You do not need to produce electronic documents that are not reasonably accessible because of undue burden or cost. For example, if documents on an old hard drive were boxed up, sent three time zones away, locked in a wooden box, and stored 10 floors beneath the ground in the middle of the desert, you will likely not be forced to produce those documents because the cost and effort required to re-obtain them would be burdensome.
When you produce the documents, they should be mailed or hand-delivered to arrive on the date of production stated in the subpoena. You could also email them, but sometimes the volume of documents is too large to make it through an email server.
You are not required to provide the documents to every party participating in the litigation; rather, the party that served you with the subpoena has an obligation to provide copies of your production of documents to the other parties.
If you have no documents that are responsive to the subpoena, you should nevertheless respond in writing and state that there are no responsive documents. You should always put these types of communications in writing.
b. Object to the subpoena
If you want to object to any part of the subpoena, you may serve the other side with written objections, usually before the earlier of the date stated in the subpoena or 14 days after you receive the subpoena. If you do not provide objections before this deadline, you will waive the right to assert any objections. Moreover, if you do not object and then fail to comply with the subpoena, you may be held in contempt of court (see below).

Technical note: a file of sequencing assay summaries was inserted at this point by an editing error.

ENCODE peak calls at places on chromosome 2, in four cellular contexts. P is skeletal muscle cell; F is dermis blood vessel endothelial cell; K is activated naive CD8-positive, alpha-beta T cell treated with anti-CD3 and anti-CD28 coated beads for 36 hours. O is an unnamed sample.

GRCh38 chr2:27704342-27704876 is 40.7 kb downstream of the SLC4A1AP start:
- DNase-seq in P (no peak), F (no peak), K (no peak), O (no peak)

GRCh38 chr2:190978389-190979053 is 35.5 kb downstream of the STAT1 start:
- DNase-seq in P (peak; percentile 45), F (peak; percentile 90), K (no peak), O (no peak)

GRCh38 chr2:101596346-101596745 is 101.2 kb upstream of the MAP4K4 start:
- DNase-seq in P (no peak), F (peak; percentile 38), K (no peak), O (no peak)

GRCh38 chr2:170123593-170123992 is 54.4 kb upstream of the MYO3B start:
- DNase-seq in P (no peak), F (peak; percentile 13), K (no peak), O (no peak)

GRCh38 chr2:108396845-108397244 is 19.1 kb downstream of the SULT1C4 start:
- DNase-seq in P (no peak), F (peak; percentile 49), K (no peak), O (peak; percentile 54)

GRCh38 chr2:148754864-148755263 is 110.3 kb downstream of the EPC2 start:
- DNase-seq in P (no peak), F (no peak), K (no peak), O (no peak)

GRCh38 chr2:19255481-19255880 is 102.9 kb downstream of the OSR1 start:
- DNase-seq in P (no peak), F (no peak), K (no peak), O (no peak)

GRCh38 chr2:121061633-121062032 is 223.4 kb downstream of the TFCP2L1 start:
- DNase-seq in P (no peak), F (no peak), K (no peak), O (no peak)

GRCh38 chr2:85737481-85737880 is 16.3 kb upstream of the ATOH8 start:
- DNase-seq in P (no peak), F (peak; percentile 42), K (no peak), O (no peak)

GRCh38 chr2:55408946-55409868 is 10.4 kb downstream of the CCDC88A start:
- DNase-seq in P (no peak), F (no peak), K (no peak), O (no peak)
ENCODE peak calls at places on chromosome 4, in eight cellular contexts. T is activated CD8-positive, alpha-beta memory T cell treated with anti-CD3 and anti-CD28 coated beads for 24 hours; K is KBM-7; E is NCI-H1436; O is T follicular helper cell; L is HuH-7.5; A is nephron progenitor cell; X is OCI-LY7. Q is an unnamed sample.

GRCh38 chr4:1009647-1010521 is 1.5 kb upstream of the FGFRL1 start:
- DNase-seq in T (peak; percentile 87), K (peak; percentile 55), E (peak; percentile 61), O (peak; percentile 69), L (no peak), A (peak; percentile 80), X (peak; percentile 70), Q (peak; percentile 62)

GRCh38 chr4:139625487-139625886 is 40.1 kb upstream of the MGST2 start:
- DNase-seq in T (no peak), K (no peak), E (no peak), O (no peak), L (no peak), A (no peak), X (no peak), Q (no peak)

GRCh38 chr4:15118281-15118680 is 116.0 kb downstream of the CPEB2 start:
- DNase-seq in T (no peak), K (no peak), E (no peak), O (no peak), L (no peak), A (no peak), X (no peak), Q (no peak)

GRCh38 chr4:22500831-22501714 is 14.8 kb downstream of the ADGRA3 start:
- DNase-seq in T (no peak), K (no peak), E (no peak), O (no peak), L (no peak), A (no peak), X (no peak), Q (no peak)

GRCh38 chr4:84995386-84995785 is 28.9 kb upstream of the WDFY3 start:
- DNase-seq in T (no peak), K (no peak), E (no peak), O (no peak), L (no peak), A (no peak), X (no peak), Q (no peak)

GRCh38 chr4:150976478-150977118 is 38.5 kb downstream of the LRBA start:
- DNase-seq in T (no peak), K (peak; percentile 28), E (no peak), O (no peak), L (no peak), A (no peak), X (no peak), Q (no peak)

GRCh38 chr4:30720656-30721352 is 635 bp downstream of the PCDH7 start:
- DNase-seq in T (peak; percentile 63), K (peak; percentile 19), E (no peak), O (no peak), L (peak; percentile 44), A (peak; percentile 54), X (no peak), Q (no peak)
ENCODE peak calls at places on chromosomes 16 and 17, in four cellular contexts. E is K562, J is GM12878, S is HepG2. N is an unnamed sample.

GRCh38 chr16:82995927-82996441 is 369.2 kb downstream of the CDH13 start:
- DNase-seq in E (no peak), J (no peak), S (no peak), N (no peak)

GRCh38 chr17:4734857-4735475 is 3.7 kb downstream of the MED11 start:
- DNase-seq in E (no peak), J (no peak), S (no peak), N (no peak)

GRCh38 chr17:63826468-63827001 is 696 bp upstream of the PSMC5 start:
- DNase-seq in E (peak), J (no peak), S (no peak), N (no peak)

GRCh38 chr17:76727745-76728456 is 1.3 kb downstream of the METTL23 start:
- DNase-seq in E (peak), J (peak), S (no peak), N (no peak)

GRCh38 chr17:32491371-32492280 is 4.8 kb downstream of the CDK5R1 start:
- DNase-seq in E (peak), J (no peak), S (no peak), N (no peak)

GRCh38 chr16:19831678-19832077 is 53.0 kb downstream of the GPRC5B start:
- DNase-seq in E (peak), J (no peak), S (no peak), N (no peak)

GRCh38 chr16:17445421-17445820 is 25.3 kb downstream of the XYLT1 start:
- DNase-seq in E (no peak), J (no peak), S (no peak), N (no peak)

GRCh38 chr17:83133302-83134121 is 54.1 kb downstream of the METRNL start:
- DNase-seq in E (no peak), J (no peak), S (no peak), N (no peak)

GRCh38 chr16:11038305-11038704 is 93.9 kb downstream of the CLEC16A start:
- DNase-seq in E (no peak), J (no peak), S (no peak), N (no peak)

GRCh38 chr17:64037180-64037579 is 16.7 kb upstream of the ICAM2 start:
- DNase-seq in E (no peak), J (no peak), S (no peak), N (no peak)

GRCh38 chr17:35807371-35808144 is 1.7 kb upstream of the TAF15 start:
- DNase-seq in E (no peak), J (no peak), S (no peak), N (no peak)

Depending on the forum, these objections may look like formal response to written discovery in litigation, or they may be stated in a letter to the party that served you with a subpoena.
Every objection should state the legal grounds for the objection. If you are objecting to any or all of the requests in the subpoena, you should state your objection to each request separately.
If you decide to object to the subpoena, there are several grounds for objections: (i) the subpoena seeks irrelevant documents; (ii) the subpoena does not allow a sufficient time to comply with it; (iii) the subpoena requests disclosure of privileged or confidential information; (iv) the subpoena requests are vague and/or ambiguous; (v) the subpoena subjects you to undue burden or expense; or (vi) the subpoena was not served properly.
Providing objections suspends your obligation to comply with the subpoena until or unless a court orders compliance, or you reach an agreement with the party that served you with the subpoena.
c. Move to quash the subpoena